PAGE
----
4 New Ways to Make Ramen
Back in my college days I loved Ramen. Not only is it incredibly cheap but it is warming and quick to make. Granted, it isn’t very good for you, but heck, I was a college kid. If the worst thing I did was eat Ramen noodles I think I would be in fine shape.
Even though I’ve been out of college for some years now, I still like to revisit my old friend Ramen every once in awhile.
There are a few differences between my life now and when I was in college. First, I have money. Not a lot, but some. Second, I have a stove. Third, I know how to cook reasonably well. Over the years, I started experimenting with new ways to make ramen noodles that give them a bit of a lift. Of course, I still like it normal, but below are 4 ways you can try it if you are looking for something new
Ramen Stir Fry
This is Betsy’s favorite of the four here. It’s a fantastic way to clean out the pantry a bit as you can use pretty much any veggies that you have. For this version I used 1/4 of a red onion, a few broccoli florets, and a few leaves of Swiss chard. I started by sauteeing the onions and broccoli in 2 Tablespoons (about) of olive oil.
Once they started to get soft, I added my Ramen spice pack to the veggies. Once the veggies are cooked but still have a bit of a bite to them, drain your cooked Ramen and add it to your veggies. Stir everything together and serve immediately. You shouldn’t need any additional salt or pepper. The spice pack should be just right.
If you wanted something a bit more substantial you could try:
Creamy Ramen with Bacon
Again, this one is pretty simple. I chopped up about 2 strips of bacon and 1/4 of a red onion and got those cooking in a pan. You shouldn’t need to add any oil as the bacon fat will render out. Once the onions are cooked down and the bacon is cooked to your liking (some people like it crispy, I actually like mine still soft), add about 1/3 cup cream.
Also add the Ramen spice pack to the cream at this point and let it simmer on low for a few minutes. The cream will start to thicken and then you can add in your cooked, drained Ramen.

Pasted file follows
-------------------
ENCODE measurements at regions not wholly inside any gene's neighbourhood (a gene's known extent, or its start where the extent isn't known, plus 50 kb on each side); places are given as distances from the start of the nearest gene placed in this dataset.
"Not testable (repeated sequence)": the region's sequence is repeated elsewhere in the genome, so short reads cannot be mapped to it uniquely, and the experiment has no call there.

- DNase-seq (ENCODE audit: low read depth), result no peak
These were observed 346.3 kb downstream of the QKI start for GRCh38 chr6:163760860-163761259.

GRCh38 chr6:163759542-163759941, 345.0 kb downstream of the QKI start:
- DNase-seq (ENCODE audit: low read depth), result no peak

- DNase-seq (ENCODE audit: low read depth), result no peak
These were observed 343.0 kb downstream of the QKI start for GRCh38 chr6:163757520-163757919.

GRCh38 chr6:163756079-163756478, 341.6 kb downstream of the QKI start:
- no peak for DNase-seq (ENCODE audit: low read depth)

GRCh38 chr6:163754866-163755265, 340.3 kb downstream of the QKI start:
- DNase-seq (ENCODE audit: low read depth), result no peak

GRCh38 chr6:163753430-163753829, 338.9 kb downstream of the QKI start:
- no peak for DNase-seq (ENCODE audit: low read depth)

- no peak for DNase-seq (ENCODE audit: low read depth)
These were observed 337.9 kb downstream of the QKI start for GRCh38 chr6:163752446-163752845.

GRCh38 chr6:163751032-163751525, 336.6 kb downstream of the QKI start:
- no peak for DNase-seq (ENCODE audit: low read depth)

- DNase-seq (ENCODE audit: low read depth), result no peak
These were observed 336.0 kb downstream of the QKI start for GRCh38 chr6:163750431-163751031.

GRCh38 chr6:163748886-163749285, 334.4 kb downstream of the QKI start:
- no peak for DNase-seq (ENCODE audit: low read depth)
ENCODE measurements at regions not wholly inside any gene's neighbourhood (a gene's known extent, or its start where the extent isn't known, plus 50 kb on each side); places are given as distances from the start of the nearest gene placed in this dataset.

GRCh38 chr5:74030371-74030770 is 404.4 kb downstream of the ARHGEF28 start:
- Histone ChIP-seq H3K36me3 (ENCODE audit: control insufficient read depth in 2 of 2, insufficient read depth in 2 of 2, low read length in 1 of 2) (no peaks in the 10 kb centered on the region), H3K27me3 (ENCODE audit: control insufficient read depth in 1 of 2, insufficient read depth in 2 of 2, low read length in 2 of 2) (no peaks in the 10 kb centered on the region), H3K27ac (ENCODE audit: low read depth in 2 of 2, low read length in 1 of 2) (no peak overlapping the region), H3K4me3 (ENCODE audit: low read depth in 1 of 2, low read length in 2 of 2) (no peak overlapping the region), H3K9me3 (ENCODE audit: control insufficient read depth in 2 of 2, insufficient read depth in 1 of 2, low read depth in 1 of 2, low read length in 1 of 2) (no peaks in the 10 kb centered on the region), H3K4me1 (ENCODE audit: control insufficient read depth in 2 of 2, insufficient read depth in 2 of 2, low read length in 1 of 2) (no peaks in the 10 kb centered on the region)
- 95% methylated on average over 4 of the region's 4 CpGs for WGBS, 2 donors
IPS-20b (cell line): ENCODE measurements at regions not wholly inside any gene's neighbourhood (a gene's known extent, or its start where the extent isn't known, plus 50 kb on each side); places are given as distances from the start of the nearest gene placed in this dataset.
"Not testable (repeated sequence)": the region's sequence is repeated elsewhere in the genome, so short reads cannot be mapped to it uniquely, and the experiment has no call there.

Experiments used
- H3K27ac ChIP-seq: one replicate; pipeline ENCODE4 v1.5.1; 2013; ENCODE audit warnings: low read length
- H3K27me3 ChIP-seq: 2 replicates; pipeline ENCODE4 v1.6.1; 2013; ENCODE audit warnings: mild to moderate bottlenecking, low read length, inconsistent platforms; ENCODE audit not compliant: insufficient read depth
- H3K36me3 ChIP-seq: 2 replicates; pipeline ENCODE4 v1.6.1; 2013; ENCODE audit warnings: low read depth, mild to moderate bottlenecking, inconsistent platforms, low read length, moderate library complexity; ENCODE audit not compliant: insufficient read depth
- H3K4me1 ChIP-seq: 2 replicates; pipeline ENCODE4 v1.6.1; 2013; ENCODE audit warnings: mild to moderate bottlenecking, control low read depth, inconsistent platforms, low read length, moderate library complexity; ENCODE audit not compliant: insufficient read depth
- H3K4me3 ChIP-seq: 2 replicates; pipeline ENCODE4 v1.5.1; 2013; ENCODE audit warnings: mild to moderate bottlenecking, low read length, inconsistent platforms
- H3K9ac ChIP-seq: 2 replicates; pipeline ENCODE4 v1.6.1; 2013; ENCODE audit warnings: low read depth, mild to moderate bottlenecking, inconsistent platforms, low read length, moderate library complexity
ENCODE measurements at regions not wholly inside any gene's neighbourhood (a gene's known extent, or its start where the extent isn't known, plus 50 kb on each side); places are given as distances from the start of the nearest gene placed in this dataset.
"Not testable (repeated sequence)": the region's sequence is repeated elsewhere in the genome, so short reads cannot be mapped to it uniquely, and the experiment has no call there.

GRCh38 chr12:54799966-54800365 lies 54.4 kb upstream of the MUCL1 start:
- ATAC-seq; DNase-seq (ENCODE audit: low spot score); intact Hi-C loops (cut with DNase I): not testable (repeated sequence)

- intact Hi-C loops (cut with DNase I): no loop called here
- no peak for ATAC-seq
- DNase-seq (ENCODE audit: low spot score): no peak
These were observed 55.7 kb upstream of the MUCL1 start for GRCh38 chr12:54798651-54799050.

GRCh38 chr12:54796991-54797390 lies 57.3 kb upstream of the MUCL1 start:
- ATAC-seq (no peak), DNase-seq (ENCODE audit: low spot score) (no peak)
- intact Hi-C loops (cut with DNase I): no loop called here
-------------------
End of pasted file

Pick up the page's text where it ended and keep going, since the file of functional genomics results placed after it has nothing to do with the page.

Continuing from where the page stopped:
The third way I like to make Ramen is similar to the stracciatella recipe I made last week.
The key to this recipe is to use a bit more water than you normally would to cook Ramen. This should be pretty soupy. Get one egg and lightly whisk it with 1 Tablespoon of grated Parmesan. Also, I like to add a handful of spinach leaves.
When you Ramen is done, add your spice packet and make sure it is mixed in well, then add your egg mixture and finally the spinach. Stir it together and the egg should form little strands. It is actually a pretty good soup.
Say you don’t have a stove though, or extra vegetables or ingredients. Heck. You don’t even have water. You can always try:
Ramen Au Naturale
Betsy thinks this is the weirdest thing in the world, but I used to do it all of the time as a kid. Crush up your Ramen in a plastic bag and add your spice packet to the crushed noodles. I don’t add the entire packet as that would make it pretty salty.
You can eat these like potato chips! They are crunchy and salty and about as easy as it gets.
Ok. So maybe the last one was kind of a joke although I did actually eat Ramen like that and it isn’t bad. I’m assuming though that most people would think it is too weird. Do me a favor though. The next time you are cooking Ramen, try a little bit with a pinch of seasoning on it before you cook it.
I used all chicken flavored Ramen for this post because I bought a huge 12 pack of it. You could use any flavor probably. Do you have any interesting ways to spice up Ramen? Share them in a comment!
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